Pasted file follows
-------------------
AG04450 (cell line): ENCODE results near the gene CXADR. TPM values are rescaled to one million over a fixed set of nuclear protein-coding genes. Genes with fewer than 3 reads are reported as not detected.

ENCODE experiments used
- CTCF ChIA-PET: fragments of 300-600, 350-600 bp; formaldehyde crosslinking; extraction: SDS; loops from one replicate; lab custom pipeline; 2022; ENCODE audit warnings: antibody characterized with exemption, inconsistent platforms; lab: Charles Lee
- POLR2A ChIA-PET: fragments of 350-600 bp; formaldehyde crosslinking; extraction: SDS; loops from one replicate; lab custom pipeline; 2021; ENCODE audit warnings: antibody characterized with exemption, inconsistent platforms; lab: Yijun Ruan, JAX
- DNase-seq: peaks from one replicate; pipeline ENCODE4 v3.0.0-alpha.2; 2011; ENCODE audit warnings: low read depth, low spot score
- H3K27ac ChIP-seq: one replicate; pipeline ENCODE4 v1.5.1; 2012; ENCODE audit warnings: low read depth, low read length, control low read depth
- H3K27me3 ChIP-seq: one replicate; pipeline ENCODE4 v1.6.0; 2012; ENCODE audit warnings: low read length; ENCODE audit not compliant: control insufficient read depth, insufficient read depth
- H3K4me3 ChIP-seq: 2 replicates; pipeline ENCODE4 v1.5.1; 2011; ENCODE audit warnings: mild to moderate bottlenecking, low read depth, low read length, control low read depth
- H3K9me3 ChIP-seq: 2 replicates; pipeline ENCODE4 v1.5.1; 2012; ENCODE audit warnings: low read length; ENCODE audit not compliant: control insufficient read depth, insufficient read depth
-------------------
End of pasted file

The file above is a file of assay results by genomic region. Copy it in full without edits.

AG04450 (cell line): ENCODE results near the gene CXADR. TPM values are rescaled to one million over a fixed set of nuclear protein-coding genes. Genes with fewer than 3 reads are reported as not detected.

ENCODE experiments used
- CTCF ChIA-PET: fragments of 300-600, 350-600 bp; formaldehyde crosslinking; extraction: SDS; loops from one replicate; lab custom pipeline; 2022; ENCODE audit warnings: antibody characterized with exemption, inconsistent platforms; lab: Charles Lee
- POLR2A ChIA-PET: fragments of 350-600 bp; formaldehyde crosslinking; extraction: SDS; loops from one replicate; lab custom pipeline; 2021; ENCODE audit warnings: antibody characterized with exemption, inconsistent platforms; lab: Yijun Ruan, JAX
- DNase-seq: peaks from one replicate; pipeline ENCODE4 v3.0.0-alpha.2; 2011; ENCODE audit warnings: low read depth, low spot score
- H3K27ac ChIP-seq: one replicate; pipeline ENCODE4 v1.5.1; 2012; ENCODE audit warnings: low read depth, low read length, control low read depth
- H3K27me3 ChIP-seq: one replicate; pipeline ENCODE4 v1.6.0; 2012; ENCODE audit warnings: low read length; ENCODE audit not compliant: control insufficient read depth, insufficient read depth
- H3K4me3 ChIP-seq: 2 replicates; pipeline ENCODE4 v1.5.1; 2011; ENCODE audit warnings: mild to moderate bottlenecking, low read depth, low read length, control low read depth
- H3K9me3 ChIP-seq: 2 replicates; pipeline ENCODE4 v1.5.1; 2012; ENCODE audit warnings: low read length; ENCODE audit not compliant: control insufficient read depth, insufficient read depth